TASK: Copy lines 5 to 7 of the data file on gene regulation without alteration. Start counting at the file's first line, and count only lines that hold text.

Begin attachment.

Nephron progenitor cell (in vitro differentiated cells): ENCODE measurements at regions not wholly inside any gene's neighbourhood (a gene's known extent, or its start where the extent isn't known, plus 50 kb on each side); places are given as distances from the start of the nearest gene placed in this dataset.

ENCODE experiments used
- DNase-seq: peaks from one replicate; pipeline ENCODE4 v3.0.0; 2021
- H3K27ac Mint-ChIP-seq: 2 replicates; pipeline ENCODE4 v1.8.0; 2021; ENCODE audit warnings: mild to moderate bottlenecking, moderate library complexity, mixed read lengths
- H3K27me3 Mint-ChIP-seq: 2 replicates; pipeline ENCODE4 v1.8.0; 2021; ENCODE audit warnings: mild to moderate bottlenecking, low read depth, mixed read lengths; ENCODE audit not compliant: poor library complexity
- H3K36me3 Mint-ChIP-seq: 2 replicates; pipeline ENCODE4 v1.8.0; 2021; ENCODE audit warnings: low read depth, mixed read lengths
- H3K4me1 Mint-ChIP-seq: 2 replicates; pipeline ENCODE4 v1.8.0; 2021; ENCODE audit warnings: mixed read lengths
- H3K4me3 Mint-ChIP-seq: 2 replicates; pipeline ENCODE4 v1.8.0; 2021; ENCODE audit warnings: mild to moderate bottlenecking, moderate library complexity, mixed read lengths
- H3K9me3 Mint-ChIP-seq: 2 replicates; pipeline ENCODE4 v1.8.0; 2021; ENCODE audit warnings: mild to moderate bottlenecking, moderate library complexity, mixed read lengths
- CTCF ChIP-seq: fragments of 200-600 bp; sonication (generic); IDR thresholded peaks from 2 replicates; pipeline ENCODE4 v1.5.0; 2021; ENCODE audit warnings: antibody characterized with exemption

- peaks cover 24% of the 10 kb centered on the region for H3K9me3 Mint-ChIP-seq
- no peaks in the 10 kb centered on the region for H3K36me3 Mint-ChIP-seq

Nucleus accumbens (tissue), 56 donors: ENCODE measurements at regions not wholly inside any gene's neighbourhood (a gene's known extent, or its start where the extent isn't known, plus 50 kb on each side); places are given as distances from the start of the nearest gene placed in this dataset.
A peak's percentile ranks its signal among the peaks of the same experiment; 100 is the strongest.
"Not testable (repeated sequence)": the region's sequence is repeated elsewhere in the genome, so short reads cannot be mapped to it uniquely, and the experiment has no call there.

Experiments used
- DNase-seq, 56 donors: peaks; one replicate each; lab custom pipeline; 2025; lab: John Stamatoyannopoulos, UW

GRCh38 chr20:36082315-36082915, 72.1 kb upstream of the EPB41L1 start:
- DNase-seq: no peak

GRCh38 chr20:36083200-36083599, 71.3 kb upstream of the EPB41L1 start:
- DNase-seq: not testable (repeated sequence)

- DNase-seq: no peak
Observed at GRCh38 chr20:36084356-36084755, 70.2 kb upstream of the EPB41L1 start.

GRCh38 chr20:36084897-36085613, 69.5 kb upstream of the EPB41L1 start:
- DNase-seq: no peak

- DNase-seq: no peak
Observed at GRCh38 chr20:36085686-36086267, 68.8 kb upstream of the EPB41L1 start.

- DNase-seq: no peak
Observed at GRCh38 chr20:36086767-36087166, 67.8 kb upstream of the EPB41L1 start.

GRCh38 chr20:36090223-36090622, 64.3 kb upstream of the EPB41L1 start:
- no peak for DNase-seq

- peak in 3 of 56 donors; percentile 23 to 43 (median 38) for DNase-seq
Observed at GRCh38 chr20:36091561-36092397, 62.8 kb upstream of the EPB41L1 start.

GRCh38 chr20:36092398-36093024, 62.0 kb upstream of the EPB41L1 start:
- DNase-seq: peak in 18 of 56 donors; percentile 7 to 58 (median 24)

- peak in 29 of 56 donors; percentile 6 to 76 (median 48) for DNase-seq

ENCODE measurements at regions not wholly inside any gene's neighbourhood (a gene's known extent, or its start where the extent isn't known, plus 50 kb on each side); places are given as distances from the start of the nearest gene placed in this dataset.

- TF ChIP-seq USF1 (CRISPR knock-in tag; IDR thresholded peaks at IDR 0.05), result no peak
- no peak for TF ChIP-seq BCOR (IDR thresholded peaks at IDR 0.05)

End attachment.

- H3K27me3 Mint-ChIP-seq: 2 replicates; pipeline ENCODE4 v1.8.0; 2021; ENCODE audit warnings: mild to moderate bottlenecking, low read depth, mixed read lengths; ENCODE audit not compliant: poor library complexity
- H3K36me3 Mint-ChIP-seq: 2 replicates; pipeline ENCODE4 v1.8.0; 2021; ENCODE audit warnings: low read depth, mixed read lengths
- H3K4me1 Mint-ChIP-seq: 2 replicates; pipeline ENCODE4 v1.8.0; 2021; ENCODE audit warnings: mixed read lengths